Dementia in football: Two thirds of amateur footballers fear that heading may impact their health

Two thirds of amateur footballers fear that heading the ball may be having a detrimental impact on their health, according to a new study.

The results come from a survey of 2,000 people that was conducted on behalf of The Drake Foundation, a not-for-profit organisation, which has funded more than £2m of scientific research into the health and welfare of sports players.

Two thirds of amateur footballers – 66 per cent – fear that heading the ball may be having a detrimental impact on their health, mirroring concerns raised in the professional game, and 70 per cent want guidelines to restrict it in training. Forty-eight per cent want less heading in matches.

The majority of parents – 56 per cent – want heading in training to be restricted for children aged 14-18, in line with restrictions already introduced for younger players, and 32 per cent want it banned completely.

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The survey findings come as a joint committee, led by the Premier League and the Football Association, is working towards protocols that would make England the first country to limit heading in professional training. A study published in October 2019 found that former professional footballers are three-and-a-half times more likely to die of dementia than the general population.

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In rugby union, governing authorities are facing lawsuits from former players over head injuries sustained during their careers, including World Cup winner Steve Thompson. And a group of doctors recently wrote to Education Secretary Gavin Williamson and Culture Secretary Oliver Dowden calling for tackling to be banned in schools to protect them from head injuries.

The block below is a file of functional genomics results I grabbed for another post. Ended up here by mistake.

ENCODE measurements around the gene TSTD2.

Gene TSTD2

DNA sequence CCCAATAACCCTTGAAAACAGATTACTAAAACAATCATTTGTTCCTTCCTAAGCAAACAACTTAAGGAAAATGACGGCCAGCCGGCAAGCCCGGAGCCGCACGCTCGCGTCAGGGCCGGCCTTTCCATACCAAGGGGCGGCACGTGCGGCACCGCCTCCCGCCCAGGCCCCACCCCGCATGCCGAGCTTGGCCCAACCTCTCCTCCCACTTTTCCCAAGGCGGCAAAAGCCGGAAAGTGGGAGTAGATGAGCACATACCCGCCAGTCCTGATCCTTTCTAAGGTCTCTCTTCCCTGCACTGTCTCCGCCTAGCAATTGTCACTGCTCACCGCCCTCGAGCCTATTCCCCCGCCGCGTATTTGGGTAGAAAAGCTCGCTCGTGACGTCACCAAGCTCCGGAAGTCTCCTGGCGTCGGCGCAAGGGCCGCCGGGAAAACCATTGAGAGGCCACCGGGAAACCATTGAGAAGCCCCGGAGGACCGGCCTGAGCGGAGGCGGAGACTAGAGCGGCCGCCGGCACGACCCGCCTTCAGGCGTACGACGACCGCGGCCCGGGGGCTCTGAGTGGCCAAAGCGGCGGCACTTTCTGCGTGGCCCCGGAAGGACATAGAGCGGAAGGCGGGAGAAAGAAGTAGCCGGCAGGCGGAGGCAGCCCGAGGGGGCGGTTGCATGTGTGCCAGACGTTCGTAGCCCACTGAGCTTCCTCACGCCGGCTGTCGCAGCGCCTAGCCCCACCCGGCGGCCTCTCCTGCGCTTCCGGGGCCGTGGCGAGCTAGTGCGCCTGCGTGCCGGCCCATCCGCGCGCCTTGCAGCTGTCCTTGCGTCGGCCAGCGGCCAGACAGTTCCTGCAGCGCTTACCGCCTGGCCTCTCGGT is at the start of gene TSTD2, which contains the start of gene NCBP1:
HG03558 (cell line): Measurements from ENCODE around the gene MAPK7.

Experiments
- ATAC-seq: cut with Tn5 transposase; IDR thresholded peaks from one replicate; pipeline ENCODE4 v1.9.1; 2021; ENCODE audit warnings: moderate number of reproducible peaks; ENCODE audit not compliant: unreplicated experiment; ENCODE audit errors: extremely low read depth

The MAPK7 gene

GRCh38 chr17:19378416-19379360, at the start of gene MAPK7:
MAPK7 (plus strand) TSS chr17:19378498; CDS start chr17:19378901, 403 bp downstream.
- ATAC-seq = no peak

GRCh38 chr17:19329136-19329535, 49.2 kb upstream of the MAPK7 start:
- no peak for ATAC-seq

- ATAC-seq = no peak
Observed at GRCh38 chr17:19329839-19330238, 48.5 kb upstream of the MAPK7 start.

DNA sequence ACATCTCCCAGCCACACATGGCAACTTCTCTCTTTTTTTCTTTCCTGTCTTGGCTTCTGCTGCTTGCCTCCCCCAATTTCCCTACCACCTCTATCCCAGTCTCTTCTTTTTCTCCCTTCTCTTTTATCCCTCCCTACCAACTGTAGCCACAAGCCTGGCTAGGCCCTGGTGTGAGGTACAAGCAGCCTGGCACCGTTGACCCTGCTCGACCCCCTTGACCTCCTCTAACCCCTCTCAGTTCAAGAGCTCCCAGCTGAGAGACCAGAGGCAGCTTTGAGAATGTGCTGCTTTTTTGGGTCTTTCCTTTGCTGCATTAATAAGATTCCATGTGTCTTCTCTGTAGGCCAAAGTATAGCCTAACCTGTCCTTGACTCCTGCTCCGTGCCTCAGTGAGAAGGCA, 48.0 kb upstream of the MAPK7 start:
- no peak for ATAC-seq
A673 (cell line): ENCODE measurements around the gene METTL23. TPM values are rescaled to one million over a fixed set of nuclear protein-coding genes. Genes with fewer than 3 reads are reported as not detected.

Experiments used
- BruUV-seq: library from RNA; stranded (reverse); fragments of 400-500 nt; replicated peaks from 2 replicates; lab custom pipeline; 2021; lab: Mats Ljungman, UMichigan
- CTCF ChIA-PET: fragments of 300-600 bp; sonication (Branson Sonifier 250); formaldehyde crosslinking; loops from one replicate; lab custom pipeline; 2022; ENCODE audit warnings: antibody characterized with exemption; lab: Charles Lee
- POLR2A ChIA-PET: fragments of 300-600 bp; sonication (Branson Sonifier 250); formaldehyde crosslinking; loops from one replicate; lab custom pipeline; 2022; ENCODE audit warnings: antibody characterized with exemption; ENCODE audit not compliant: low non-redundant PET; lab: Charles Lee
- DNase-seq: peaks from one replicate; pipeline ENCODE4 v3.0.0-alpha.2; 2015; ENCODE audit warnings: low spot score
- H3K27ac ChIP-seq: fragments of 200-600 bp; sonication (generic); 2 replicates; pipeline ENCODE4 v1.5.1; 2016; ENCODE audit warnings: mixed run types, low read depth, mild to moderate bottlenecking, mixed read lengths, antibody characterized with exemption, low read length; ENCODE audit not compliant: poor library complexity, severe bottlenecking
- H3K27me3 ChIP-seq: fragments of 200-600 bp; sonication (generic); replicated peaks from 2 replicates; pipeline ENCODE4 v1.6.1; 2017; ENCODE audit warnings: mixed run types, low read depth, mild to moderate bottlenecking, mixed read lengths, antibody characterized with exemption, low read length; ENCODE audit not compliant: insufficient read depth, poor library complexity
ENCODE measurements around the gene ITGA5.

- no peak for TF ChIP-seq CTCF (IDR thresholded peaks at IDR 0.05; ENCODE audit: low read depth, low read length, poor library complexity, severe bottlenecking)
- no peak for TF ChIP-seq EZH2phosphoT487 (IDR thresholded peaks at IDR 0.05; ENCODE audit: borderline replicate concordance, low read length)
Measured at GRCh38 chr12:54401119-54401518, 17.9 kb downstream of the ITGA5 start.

The Drake Foundation survey shows these concerns are shared by amateur rugby players and parents alike, as 63 per cent of amateur players have decided to limit the amount they play, or to give up playing completely, in the light of reports that former professionals believe rugby is to blame for permanent brain injuries.

Seventy-seven per cent want tackling above the waist to be banned, while 64 per cent fear that rugby could have a long-term impact on their health.

Meanwhile, 66 per cent of parents want scrums to be banned from youth rugby and 65 per cent want tackling to be banned from Under-14 rugby, with 58 per cent also supporting a ban for Under-16s and 55 per cent for Under-18s. The majority of parents – 58 per cent – fear rugby could have a detrimental long-term impact on their child’s health.

Study involving Gareth Southgate needs 100 more ex-players

A dementia study involving Gareth Southgate requires 100 more former professional footballers to come forward, one of its leaders has said.

Southgate is taking part in the study, currently short of its ideal target, with participants asked to perform a number of tests of cognitive function – including recalling elements from a short story – and matching faces to names and jobs.

They will also be asked to report on any incidents of concussion during their careers and provide information which will help researchers gauge how frequently they headed the ball in matches and training.

Any member of the Professional Footballers’ Association aged 50 or over is eligible to take part, with all the assessments conducted via the telephone or online, but so far the study leaders have only got around 200 of the 300 participants they would ideally like.

“It’s going OK, but maybe not as fast as we’d hoped, so it was good to have support from Gareth Southgate,” Professor Neil Pearce, from the London School of Hygiene and Tropical Medicine, said.

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